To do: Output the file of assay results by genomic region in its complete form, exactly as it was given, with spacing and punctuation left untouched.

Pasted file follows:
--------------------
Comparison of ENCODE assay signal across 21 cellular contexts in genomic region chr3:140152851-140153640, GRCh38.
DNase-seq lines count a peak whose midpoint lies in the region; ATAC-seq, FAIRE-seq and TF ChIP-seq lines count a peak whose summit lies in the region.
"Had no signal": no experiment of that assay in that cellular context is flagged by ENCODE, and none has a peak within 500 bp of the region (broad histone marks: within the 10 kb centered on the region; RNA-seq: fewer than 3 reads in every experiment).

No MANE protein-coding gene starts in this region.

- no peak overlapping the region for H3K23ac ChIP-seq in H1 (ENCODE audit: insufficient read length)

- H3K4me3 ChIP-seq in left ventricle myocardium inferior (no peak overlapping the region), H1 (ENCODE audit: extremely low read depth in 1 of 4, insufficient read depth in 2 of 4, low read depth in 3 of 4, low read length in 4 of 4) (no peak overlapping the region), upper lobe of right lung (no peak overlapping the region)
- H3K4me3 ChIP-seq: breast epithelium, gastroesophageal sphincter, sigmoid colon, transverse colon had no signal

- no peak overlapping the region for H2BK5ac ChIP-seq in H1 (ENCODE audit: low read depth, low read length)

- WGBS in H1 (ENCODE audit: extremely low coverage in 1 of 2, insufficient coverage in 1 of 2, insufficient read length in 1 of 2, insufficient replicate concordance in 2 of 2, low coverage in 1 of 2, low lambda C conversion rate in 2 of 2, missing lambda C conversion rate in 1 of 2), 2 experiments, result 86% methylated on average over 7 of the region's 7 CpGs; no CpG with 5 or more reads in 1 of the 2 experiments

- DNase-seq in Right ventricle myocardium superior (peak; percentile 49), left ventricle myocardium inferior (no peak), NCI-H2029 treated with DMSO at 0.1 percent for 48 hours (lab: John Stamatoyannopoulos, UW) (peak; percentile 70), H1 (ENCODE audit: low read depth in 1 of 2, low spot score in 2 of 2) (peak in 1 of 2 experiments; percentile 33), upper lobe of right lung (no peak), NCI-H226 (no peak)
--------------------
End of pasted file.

Comparison of ENCODE assay signal across 21 cellular contexts in genomic region chr3:140152851-140153640, GRCh38.
DNase-seq lines count a peak whose midpoint lies in the region; ATAC-seq, FAIRE-seq and TF ChIP-seq lines count a peak whose summit lies in the region.
"Had no signal": no experiment of that assay in that cellular context is flagged by ENCODE, and none has a peak within 500 bp of the region (broad histone marks: within the 10 kb centered on the region; RNA-seq: fewer than 3 reads in every experiment).

No MANE protein-coding gene starts in this region.

- no peak overlapping the region for H3K23ac ChIP-seq in H1 (ENCODE audit: insufficient read length)

- H3K4me3 ChIP-seq in left ventricle myocardium inferior (no peak overlapping the region), H1 (ENCODE audit: extremely low read depth in 1 of 4, insufficient read depth in 2 of 4, low read depth in 3 of 4, low read length in 4 of 4) (no peak overlapping the region), upper lobe of right lung (no peak overlapping the region)
- H3K4me3 ChIP-seq: breast epithelium, gastroesophageal sphincter, sigmoid colon, transverse colon had no signal

- no peak overlapping the region for H2BK5ac ChIP-seq in H1 (ENCODE audit: low read depth, low read length)

- WGBS in H1 (ENCODE audit: extremely low coverage in 1 of 2, insufficient coverage in 1 of 2, insufficient read length in 1 of 2, insufficient replicate concordance in 2 of 2, low coverage in 1 of 2, low lambda C conversion rate in 2 of 2, missing lambda C conversion rate in 1 of 2), 2 experiments, result 86% methylated on average over 7 of the region's 7 CpGs; no CpG with 5 or more reads in 1 of the 2 experiments

- DNase-seq in Right ventricle myocardium superior (peak; percentile 49), left ventricle myocardium inferior (no peak), NCI-H2029 treated with DMSO at 0.1 percent for 48 hours (lab: John Stamatoyannopoulos, UW) (peak; percentile 70), H1 (ENCODE audit: low read depth in 1 of 2, low spot score in 2 of 2) (peak in 1 of 2 experiments; percentile 33), upper lobe of right lung (no peak), NCI-H226 (no peak)